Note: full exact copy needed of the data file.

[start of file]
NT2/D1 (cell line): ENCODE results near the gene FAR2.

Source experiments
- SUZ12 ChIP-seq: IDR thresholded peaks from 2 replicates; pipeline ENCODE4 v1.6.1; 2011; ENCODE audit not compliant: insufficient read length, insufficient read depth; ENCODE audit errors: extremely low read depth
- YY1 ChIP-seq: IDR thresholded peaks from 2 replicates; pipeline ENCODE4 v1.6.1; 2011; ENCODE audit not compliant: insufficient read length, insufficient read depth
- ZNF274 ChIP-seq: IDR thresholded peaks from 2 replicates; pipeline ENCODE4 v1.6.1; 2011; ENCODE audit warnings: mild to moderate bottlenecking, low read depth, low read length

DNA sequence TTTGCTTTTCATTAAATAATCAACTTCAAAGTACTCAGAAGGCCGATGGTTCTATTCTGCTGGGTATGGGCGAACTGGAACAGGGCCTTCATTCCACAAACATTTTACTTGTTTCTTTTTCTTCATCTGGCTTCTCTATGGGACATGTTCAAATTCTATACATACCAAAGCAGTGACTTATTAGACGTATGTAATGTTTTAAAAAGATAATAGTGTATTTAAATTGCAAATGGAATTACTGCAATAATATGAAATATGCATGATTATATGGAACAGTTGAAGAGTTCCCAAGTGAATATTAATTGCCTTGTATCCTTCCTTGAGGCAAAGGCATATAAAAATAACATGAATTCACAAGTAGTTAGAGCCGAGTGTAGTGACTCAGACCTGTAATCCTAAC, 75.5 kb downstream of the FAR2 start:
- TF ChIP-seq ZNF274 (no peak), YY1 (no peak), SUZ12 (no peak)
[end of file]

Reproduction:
NT2/D1 (cell line): ENCODE results near the gene FAR2.

Source experiments
- SUZ12 ChIP-seq: IDR thresholded peaks from 2 replicates; pipeline ENCODE4 v1.6.1; 2011; ENCODE audit not compliant: insufficient read length, insufficient read depth; ENCODE audit errors: extremely low read depth
- YY1 ChIP-seq: IDR thresholded peaks from 2 replicates; pipeline ENCODE4 v1.6.1; 2011; ENCODE audit not compliant: insufficient read length, insufficient read depth
- ZNF274 ChIP-seq: IDR thresholded peaks from 2 replicates; pipeline ENCODE4 v1.6.1; 2011; ENCODE audit warnings: mild to moderate bottlenecking, low read depth, low read length

DNA sequence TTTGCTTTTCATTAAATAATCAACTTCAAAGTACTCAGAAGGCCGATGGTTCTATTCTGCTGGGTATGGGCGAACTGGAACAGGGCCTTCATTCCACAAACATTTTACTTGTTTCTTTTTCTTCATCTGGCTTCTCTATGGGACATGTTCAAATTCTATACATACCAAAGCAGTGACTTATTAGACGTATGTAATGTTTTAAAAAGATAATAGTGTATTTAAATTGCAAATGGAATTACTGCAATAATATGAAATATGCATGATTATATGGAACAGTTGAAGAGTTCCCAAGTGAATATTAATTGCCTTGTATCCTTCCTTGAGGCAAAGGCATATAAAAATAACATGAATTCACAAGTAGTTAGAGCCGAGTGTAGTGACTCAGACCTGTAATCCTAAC, 75.5 kb downstream of the FAR2 start:
- TF ChIP-seq ZNF274 (no peak), YY1 (no peak), SUZ12 (no peak)